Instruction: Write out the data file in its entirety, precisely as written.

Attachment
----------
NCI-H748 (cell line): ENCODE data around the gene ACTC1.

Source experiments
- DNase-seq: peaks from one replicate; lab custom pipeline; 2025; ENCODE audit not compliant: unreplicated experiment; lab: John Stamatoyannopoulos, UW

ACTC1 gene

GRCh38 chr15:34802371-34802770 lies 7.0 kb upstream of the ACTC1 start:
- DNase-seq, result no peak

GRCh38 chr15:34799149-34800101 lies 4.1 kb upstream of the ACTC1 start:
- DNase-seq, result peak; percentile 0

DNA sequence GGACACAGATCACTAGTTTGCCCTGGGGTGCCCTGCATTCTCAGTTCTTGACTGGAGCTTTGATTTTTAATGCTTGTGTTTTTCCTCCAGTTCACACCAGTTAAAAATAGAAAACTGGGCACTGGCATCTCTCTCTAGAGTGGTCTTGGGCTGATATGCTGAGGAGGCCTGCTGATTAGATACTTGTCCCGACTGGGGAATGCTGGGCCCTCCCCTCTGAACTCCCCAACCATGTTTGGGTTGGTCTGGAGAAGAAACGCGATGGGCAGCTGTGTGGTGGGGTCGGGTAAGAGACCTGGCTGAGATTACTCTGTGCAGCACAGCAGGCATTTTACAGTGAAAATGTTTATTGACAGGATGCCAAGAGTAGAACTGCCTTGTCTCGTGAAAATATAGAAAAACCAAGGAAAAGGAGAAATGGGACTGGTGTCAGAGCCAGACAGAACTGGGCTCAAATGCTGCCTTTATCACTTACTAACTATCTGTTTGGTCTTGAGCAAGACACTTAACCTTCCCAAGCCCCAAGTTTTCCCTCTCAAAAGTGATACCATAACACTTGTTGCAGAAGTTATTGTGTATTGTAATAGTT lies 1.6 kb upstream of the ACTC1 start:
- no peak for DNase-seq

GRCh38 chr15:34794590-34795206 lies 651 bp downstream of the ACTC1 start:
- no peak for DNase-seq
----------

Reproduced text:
NCI-H748 (cell line): ENCODE data around the gene ACTC1.

Source experiments
- DNase-seq: peaks from one replicate; lab custom pipeline; 2025; ENCODE audit not compliant: unreplicated experiment; lab: John Stamatoyannopoulos, UW

ACTC1 gene

GRCh38 chr15:34802371-34802770 lies 7.0 kb upstream of the ACTC1 start:
- DNase-seq, result no peak

GRCh38 chr15:34799149-34800101 lies 4.1 kb upstream of the ACTC1 start:
- DNase-seq, result peak; percentile 0

DNA sequence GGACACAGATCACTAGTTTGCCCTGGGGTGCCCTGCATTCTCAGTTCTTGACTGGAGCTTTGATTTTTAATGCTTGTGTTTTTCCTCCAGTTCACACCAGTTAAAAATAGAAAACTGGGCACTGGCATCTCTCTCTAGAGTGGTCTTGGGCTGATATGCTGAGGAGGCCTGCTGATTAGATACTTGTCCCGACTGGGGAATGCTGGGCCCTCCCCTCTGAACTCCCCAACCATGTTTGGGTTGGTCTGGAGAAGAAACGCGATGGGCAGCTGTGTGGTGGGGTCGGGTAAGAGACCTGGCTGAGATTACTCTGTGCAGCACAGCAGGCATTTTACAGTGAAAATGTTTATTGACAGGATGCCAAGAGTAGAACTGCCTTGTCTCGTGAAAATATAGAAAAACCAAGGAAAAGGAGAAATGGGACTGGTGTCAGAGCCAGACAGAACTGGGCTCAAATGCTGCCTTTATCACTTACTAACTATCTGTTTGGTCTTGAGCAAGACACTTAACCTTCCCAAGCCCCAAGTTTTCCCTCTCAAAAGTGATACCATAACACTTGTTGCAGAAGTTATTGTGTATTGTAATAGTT lies 1.6 kb upstream of the ACTC1 start:
- no peak for DNase-seq

GRCh38 chr15:34794590-34795206 lies 651 bp downstream of the ACTC1 start:
- no peak for DNase-seq